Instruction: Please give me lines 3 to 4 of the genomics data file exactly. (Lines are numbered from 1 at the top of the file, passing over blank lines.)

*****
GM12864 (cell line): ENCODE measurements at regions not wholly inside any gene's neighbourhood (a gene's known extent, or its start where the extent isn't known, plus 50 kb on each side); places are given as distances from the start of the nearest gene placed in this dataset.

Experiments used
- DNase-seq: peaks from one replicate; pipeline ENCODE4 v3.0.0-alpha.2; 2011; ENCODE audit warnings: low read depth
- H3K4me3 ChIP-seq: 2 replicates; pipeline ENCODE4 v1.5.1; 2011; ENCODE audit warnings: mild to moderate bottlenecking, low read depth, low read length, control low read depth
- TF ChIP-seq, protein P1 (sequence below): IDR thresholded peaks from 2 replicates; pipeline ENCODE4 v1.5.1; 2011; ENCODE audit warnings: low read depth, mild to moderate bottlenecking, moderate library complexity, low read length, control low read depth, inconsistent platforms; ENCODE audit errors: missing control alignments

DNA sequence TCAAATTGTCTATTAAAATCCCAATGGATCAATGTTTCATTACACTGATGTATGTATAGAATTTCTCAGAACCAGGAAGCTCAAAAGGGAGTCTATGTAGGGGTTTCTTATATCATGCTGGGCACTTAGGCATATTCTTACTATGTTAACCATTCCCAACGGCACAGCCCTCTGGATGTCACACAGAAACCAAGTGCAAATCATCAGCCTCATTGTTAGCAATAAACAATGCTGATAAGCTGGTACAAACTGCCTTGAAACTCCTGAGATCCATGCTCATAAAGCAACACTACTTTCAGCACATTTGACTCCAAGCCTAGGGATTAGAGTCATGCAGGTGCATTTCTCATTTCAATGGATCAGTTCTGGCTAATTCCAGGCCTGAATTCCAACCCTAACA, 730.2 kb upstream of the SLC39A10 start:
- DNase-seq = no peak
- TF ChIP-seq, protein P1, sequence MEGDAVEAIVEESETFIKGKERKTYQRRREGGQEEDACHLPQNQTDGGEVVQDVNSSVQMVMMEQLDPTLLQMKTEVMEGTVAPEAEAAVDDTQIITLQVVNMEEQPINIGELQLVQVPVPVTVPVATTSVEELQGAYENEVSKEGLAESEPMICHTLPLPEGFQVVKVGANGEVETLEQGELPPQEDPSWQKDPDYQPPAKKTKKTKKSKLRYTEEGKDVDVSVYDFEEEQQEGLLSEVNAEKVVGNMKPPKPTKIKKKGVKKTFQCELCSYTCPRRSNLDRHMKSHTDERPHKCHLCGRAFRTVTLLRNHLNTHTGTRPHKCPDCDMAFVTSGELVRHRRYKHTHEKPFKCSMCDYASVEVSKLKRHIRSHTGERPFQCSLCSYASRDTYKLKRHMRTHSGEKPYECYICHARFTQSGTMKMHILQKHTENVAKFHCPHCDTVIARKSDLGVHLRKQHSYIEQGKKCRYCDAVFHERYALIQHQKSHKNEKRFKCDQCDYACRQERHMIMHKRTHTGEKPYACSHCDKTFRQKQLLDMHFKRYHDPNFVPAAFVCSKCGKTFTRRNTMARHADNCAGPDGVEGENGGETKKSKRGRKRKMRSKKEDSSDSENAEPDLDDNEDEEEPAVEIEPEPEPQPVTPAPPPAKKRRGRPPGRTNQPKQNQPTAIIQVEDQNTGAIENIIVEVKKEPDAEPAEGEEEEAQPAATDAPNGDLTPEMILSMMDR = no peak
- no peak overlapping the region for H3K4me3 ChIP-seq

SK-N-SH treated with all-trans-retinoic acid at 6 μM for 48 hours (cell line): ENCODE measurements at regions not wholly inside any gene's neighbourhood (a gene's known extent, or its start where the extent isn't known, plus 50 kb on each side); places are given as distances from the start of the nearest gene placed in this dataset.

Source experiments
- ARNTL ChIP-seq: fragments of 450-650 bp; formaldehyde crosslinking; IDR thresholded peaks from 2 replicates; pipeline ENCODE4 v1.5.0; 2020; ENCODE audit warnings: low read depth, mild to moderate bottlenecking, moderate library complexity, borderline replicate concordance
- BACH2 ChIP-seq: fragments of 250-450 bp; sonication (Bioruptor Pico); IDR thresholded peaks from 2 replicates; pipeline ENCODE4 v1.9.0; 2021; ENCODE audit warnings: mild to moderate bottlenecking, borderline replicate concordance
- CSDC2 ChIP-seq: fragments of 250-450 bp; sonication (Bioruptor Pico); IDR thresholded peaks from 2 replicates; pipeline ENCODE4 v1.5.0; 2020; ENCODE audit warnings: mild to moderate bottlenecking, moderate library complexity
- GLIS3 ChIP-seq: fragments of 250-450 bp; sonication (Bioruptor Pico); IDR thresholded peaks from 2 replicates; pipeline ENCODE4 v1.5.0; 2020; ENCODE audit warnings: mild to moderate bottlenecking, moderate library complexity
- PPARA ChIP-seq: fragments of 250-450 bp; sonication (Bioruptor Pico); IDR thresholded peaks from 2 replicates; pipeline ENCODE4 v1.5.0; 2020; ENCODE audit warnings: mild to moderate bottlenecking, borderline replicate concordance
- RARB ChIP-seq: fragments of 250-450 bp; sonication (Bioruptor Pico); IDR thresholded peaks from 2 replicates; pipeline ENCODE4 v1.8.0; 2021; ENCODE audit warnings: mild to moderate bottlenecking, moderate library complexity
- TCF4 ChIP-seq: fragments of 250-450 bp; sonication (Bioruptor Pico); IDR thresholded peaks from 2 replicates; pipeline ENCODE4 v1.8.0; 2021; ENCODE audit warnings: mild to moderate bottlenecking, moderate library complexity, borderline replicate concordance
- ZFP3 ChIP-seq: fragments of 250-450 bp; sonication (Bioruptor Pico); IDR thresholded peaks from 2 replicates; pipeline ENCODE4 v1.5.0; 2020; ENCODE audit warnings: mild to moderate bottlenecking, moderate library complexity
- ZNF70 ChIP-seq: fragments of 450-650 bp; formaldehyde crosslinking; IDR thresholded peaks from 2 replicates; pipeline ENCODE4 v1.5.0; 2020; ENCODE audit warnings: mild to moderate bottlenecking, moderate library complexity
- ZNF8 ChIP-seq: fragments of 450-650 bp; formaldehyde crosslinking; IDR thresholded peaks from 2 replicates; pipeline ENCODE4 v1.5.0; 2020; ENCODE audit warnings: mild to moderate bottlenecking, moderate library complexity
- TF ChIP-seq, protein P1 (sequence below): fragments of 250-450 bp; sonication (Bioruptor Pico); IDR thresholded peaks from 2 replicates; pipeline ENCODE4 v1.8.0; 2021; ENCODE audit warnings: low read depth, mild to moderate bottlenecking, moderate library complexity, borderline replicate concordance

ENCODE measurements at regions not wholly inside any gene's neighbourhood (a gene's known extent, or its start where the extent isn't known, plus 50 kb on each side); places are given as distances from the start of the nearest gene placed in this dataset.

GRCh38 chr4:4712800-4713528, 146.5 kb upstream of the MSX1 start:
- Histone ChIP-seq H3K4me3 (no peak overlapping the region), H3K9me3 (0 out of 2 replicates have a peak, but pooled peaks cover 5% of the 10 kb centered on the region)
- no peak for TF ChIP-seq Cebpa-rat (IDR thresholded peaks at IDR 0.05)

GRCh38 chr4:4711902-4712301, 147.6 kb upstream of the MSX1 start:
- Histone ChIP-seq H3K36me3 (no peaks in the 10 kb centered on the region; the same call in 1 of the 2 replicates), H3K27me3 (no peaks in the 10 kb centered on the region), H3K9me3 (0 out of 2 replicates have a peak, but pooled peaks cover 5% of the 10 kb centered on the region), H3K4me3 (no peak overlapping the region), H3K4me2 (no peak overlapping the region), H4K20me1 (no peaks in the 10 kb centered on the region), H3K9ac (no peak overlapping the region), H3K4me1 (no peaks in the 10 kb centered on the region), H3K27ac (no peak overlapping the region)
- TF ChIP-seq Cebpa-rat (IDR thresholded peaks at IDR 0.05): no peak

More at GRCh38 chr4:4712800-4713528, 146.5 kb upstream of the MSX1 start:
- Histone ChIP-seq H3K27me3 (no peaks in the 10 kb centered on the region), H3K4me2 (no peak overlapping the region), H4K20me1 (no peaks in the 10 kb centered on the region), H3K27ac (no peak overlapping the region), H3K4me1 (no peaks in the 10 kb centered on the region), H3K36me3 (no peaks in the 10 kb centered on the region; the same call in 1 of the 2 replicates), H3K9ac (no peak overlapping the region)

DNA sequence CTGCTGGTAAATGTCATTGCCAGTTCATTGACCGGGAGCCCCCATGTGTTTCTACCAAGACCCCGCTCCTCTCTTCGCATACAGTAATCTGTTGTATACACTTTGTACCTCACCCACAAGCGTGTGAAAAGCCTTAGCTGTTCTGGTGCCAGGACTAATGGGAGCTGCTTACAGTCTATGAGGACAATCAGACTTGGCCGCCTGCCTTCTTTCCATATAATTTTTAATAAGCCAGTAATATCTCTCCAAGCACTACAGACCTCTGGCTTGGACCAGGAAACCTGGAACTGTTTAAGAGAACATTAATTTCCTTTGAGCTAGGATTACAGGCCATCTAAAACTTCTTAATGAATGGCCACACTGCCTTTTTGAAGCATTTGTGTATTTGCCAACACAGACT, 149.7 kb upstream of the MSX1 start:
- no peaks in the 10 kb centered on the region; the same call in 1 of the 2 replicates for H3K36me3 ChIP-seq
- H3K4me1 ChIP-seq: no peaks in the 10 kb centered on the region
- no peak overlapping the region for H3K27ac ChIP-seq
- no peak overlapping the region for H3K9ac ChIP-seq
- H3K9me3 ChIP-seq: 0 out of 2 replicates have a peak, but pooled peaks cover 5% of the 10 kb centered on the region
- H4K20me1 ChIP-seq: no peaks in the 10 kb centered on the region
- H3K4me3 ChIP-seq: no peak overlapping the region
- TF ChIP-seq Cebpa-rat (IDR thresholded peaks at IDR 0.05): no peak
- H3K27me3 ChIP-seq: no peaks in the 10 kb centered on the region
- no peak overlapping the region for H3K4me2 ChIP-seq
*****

- DNase-seq: peaks from one replicate; pipeline ENCODE4 v3.0.0-alpha.2; 2011; ENCODE audit warnings: low read depth
- H3K4me3 ChIP-seq: 2 replicates; pipeline ENCODE4 v1.5.1; 2011; ENCODE audit warnings: mild to moderate bottlenecking, low read depth, low read length, control low read depth